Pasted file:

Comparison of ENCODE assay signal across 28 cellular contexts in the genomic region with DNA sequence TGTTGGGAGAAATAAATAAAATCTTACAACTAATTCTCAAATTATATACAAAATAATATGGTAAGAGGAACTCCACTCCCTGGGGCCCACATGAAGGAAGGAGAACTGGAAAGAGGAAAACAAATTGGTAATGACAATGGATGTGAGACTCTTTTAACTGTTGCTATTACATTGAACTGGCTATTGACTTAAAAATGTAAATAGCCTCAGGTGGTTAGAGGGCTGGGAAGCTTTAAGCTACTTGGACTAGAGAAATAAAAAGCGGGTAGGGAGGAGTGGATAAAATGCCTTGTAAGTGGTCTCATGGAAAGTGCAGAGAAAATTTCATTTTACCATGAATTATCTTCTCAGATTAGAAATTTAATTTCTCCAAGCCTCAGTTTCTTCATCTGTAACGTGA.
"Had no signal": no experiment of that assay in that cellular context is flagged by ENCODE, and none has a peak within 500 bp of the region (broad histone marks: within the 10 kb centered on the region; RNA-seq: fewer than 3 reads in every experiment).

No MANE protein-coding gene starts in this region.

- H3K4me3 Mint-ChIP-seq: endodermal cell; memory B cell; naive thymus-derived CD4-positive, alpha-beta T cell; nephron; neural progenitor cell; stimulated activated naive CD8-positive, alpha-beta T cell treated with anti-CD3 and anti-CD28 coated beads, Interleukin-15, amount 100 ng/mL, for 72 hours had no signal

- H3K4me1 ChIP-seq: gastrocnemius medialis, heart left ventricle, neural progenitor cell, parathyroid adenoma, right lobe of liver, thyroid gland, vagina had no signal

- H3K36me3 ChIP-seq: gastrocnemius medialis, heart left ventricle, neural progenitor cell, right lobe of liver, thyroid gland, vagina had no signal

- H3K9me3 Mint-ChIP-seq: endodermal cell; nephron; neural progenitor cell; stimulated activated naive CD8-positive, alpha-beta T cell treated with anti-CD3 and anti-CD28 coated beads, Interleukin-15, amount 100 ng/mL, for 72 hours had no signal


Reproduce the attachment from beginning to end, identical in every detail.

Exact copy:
Comparison of ENCODE assay signal across 28 cellular contexts in the genomic region with DNA sequence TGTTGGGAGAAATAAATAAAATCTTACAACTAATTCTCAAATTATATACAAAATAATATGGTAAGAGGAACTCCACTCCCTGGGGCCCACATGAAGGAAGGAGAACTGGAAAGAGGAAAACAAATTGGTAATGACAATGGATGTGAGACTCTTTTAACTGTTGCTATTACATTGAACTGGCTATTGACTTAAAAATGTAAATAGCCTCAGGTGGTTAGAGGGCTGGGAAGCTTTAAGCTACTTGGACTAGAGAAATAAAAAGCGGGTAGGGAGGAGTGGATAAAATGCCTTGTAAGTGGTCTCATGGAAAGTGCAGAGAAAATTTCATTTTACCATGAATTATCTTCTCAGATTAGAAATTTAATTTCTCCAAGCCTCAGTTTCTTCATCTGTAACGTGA.
"Had no signal": no experiment of that assay in that cellular context is flagged by ENCODE, and none has a peak within 500 bp of the region (broad histone marks: within the 10 kb centered on the region; RNA-seq: fewer than 3 reads in every experiment).

No MANE protein-coding gene starts in this region.

- H3K4me3 Mint-ChIP-seq: endodermal cell; memory B cell; naive thymus-derived CD4-positive, alpha-beta T cell; nephron; neural progenitor cell; stimulated activated naive CD8-positive, alpha-beta T cell treated with anti-CD3 and anti-CD28 coated beads, Interleukin-15, amount 100 ng/mL, for 72 hours had no signal

- H3K4me1 ChIP-seq: gastrocnemius medialis, heart left ventricle, neural progenitor cell, parathyroid adenoma, right lobe of liver, thyroid gland, vagina had no signal

- H3K36me3 ChIP-seq: gastrocnemius medialis, heart left ventricle, neural progenitor cell, right lobe of liver, thyroid gland, vagina had no signal

- H3K9me3 Mint-ChIP-seq: endodermal cell; nephron; neural progenitor cell; stimulated activated naive CD8-positive, alpha-beta T cell treated with anti-CD3 and anti-CD28 coated beads, Interleukin-15, amount 100 ng/mL, for 72 hours had no signal